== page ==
On the old blog, I started a series of postings to correct common misunderstandings about the hypothesis of front-loaded evolution as laid out in The Design Matrix. Let me repost them here.
Today, we’ll deal with the following erroneous belief:
Claim #1: The original front-loaded state had all the information needed to build complex, multi-cellular organisms (including humans).
This view of front-loading is often favored by those who think that evolution is incapable of generating new “information.” As such, the idea is that all the information for life is invested in a rather remarkable ancestral cell and that the history of evolution has been merely a history of differential information loss and maintenance.
Yet this view is flawed precisely because it denies that evolution can create new information. Front-loading is simply about biasing and channeling the type of new information that the blind watchmaker would stumble upon and use. For a simple example, consider the Wiki description as linked to above:
For instance, say a certain gene codes to produce the protein mentioned above (or any protein, for matter). A duplication mutation causes duplication of this gene, so now there are two copies of this gene in the genome. This mutation is clearly not a harmful mutation, since it supplies a protein that is already there, and as such has little or no effect on the organism. Then a second mutation causes the copy to make a different version of the protein, which adds some new ability or function. That mutation would clearly be selected for, because it is beneficial. Now the “information” in the second gene has been added, without any loss in genome space. A similar mechanism can work by using some of the unused DNA that makes up the majority of all genomes.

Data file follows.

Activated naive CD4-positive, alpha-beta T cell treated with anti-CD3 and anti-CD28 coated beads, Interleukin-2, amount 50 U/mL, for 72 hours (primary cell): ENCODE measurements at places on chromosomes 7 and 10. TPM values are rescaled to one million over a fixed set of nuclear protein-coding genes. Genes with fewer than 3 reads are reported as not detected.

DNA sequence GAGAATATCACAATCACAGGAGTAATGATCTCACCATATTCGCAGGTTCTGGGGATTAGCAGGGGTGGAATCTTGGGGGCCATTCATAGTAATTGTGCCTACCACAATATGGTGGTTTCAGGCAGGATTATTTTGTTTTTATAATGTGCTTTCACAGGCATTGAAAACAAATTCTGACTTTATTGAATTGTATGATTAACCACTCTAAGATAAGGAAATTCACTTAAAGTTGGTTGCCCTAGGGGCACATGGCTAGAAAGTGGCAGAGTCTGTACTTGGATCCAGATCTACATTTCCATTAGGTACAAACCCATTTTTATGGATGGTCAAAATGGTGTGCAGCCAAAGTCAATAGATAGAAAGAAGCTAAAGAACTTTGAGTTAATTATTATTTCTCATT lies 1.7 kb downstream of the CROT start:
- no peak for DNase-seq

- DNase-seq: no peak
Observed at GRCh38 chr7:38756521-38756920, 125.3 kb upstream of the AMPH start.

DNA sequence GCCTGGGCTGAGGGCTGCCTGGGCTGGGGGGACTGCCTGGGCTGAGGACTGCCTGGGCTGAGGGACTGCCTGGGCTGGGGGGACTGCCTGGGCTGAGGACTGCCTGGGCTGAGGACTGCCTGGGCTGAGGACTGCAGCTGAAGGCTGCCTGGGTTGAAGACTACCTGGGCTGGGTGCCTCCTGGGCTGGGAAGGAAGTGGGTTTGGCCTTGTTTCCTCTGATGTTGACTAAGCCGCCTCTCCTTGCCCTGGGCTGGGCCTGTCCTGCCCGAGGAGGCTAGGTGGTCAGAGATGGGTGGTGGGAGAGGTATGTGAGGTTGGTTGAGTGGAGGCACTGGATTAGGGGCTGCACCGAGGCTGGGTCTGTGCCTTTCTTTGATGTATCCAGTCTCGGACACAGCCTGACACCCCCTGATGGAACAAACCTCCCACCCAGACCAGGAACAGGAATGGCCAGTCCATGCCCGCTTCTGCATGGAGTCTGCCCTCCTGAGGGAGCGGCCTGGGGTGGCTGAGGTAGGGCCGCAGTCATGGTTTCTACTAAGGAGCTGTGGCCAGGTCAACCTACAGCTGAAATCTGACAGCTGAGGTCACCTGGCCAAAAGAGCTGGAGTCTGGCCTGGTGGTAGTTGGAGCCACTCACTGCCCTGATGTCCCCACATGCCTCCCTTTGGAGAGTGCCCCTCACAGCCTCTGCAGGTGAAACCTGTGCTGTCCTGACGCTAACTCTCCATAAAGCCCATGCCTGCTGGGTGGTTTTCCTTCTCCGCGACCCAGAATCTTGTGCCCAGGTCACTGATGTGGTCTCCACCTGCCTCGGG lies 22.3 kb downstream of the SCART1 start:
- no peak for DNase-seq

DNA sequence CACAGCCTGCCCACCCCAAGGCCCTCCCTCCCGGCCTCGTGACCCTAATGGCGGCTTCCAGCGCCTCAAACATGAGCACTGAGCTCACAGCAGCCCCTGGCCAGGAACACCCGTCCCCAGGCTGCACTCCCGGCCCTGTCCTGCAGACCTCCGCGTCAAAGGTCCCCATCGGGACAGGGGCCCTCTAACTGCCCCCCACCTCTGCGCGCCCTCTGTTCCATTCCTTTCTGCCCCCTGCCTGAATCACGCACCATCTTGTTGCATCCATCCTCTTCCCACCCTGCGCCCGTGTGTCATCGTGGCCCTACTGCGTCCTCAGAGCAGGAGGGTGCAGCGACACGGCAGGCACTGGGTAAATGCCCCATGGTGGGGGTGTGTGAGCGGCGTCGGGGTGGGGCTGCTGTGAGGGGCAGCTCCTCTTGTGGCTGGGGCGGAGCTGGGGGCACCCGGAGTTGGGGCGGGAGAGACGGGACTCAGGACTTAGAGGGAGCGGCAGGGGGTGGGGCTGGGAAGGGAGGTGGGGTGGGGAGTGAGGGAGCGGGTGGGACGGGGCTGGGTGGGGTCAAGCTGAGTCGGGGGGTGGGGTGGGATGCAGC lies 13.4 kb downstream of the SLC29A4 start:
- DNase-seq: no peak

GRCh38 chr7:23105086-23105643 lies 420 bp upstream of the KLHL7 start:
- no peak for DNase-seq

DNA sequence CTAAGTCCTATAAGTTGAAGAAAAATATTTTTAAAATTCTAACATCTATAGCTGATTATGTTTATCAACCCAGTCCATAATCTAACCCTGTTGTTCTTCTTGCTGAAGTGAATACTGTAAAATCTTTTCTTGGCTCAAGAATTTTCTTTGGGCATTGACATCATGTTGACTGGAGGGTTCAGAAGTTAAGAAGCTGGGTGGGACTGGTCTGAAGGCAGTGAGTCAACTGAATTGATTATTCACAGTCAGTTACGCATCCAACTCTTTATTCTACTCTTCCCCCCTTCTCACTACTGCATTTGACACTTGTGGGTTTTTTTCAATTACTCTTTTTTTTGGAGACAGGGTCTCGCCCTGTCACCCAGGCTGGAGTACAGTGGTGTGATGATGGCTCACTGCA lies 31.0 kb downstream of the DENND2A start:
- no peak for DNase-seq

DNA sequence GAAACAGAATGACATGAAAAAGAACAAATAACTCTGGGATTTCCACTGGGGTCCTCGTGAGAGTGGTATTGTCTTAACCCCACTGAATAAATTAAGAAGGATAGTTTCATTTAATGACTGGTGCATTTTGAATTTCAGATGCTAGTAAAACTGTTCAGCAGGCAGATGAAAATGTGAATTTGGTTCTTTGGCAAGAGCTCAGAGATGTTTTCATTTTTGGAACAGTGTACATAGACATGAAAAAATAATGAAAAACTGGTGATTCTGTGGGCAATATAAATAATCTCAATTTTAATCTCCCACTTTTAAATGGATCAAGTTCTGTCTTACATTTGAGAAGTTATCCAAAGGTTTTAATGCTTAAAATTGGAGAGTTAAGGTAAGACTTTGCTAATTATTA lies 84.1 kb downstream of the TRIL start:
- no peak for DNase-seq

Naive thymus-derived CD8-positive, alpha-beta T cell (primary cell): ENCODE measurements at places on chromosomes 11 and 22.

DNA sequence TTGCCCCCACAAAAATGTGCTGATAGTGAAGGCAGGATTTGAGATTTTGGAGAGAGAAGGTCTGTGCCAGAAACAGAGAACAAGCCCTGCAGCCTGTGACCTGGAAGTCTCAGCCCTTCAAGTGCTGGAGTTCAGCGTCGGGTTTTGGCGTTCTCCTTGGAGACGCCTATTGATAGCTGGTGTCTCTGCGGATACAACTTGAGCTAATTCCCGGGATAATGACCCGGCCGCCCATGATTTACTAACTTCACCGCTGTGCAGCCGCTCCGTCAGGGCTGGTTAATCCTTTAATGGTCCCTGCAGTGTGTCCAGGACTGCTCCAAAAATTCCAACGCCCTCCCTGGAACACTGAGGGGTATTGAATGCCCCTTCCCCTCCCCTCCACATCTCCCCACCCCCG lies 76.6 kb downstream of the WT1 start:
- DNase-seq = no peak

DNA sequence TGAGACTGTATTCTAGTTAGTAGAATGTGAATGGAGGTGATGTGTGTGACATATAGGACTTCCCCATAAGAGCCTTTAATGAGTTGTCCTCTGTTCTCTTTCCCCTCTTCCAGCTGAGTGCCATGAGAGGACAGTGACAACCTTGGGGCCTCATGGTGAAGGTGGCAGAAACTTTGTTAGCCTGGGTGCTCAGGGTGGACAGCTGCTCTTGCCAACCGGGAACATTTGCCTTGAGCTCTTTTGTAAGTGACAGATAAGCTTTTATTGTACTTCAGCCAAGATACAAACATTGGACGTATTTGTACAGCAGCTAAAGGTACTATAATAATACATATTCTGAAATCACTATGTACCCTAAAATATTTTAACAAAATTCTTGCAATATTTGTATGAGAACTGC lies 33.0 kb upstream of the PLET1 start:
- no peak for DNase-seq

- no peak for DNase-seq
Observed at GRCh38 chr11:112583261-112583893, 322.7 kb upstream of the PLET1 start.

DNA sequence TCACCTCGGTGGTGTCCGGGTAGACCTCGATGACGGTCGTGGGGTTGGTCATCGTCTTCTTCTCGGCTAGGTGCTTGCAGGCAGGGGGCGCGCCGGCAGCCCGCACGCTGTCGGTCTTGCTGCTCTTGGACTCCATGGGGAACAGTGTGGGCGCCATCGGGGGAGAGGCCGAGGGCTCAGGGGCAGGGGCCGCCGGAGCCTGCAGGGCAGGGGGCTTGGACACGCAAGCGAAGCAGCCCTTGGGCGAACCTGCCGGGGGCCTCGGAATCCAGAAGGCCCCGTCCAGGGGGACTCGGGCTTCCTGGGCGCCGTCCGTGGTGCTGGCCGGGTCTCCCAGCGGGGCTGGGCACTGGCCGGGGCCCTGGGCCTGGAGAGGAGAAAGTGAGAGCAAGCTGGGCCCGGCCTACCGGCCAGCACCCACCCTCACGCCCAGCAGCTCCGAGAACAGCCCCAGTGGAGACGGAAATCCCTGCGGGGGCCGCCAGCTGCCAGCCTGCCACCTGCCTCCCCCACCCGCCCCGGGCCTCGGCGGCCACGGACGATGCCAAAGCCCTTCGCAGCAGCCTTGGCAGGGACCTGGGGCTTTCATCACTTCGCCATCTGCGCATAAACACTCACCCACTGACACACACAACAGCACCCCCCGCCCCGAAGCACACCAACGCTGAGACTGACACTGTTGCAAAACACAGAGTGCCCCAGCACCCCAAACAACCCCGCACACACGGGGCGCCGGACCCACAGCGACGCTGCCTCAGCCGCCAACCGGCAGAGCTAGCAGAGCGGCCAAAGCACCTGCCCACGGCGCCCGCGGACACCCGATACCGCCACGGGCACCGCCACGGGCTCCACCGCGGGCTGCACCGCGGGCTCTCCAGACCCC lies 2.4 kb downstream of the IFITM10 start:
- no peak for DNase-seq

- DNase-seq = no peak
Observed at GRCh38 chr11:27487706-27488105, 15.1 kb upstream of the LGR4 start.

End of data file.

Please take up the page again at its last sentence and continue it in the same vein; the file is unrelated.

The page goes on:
As I explain in The Design Matrix, gene duplication is precisely a mechanism we would expect from front-loading. And in this case, the new information in the second gene was not a string of purely random nucleotides, but a slightly altered version of a pre-existing gene, such that the past constrained what was found in the future. The original sequence, working in conjunction with the genetic code and the rest of the cellular architecture, biased what the second functional gene could look like.
Instead of Claim 1, the proper formulation is this:
The original front-loaded state had sufficient information that would bias evolutionary trajectories needed to evolve complex, multi-cellular organisms.